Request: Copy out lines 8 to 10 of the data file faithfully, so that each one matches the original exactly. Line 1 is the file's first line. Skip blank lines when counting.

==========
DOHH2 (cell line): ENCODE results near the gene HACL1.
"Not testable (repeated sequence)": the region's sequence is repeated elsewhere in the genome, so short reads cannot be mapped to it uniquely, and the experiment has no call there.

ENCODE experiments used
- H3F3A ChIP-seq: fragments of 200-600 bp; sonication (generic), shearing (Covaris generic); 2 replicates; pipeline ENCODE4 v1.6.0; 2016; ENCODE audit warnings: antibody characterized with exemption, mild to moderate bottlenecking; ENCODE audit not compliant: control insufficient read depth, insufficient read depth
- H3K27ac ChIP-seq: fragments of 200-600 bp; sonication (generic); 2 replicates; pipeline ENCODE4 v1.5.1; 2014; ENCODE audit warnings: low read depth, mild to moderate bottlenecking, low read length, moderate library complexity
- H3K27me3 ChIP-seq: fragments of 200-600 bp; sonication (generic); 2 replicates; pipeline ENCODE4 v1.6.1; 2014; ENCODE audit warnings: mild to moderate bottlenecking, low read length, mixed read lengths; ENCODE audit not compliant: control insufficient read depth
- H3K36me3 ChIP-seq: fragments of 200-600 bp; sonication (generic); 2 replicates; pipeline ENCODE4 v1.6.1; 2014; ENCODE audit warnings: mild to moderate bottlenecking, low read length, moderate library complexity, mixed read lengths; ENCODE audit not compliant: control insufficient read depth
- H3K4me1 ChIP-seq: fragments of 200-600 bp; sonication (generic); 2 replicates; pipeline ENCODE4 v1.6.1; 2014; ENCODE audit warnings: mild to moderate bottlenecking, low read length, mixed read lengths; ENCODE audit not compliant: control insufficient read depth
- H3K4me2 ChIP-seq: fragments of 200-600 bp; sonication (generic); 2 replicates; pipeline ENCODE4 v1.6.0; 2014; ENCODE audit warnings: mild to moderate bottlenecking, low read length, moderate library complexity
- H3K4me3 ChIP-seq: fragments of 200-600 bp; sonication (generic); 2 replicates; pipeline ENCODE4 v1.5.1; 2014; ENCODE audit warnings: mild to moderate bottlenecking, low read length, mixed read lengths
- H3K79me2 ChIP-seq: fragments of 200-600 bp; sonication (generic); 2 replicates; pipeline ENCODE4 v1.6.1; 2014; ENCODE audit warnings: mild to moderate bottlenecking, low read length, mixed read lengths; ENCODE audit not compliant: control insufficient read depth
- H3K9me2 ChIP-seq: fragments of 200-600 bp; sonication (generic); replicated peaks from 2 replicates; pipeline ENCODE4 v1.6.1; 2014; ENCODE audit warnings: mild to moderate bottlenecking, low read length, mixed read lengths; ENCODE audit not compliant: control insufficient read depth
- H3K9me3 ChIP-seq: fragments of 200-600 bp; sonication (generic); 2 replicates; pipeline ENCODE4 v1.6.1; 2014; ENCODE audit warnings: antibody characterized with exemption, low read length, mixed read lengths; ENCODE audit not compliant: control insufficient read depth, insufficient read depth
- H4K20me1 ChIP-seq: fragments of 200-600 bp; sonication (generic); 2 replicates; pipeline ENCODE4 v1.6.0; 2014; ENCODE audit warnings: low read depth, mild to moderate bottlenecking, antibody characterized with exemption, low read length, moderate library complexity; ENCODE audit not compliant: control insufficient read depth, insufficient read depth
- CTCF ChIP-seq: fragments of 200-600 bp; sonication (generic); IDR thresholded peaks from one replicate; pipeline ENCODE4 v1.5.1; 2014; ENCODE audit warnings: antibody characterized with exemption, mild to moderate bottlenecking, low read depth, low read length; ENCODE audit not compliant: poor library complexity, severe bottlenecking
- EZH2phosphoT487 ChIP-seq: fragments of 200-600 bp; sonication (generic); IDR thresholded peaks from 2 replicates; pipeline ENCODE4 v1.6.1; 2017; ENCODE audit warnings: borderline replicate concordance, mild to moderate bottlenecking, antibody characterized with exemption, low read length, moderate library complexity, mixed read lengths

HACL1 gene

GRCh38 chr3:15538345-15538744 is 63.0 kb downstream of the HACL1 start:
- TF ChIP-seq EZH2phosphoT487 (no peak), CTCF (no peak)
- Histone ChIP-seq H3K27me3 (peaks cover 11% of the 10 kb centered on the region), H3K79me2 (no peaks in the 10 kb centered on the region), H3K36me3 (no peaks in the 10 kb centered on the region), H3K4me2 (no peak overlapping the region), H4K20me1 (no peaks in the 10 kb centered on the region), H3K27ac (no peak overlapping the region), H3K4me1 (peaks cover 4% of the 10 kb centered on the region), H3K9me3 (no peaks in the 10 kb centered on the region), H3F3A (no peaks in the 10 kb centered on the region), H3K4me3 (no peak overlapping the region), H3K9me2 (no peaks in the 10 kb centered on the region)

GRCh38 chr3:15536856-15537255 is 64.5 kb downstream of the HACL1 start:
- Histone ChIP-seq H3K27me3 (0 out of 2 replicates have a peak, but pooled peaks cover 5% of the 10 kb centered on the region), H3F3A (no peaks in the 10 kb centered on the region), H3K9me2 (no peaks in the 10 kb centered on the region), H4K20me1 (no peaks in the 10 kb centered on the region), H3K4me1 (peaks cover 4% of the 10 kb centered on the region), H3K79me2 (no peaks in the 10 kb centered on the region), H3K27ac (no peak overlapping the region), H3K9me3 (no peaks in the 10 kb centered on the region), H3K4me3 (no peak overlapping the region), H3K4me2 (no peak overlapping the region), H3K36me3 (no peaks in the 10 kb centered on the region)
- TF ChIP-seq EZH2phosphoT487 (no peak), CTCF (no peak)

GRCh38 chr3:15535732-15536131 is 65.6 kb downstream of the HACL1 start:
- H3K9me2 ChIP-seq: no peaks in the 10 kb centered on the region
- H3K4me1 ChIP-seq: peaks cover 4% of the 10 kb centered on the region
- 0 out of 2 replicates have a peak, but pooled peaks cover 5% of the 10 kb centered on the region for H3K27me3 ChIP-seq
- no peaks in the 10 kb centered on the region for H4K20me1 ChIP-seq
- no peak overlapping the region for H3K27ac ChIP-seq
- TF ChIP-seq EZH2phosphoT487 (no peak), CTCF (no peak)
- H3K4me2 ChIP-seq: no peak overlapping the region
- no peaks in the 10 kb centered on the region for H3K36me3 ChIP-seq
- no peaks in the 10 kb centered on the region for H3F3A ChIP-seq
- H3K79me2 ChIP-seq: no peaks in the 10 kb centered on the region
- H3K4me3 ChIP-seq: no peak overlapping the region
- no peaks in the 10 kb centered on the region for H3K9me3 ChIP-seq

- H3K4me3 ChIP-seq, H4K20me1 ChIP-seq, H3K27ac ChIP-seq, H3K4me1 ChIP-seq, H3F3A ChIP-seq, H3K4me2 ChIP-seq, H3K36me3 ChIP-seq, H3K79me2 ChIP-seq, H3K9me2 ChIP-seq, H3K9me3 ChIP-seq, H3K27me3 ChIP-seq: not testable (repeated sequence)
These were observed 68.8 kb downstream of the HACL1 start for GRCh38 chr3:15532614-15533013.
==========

- H3K4me1 ChIP-seq: fragments of 200-600 bp; sonication (generic); 2 replicates; pipeline ENCODE4 v1.6.1; 2014; ENCODE audit warnings: mild to moderate bottlenecking, low read length, mixed read lengths; ENCODE audit not compliant: control insufficient read depth
- H3K4me2 ChIP-seq: fragments of 200-600 bp; sonication (generic); 2 replicates; pipeline ENCODE4 v1.6.0; 2014; ENCODE audit warnings: mild to moderate bottlenecking, low read length, moderate library complexity
- H3K4me3 ChIP-seq: fragments of 200-600 bp; sonication (generic); 2 replicates; pipeline ENCODE4 v1.5.1; 2014; ENCODE audit warnings: mild to moderate bottlenecking, low read length, mixed read lengths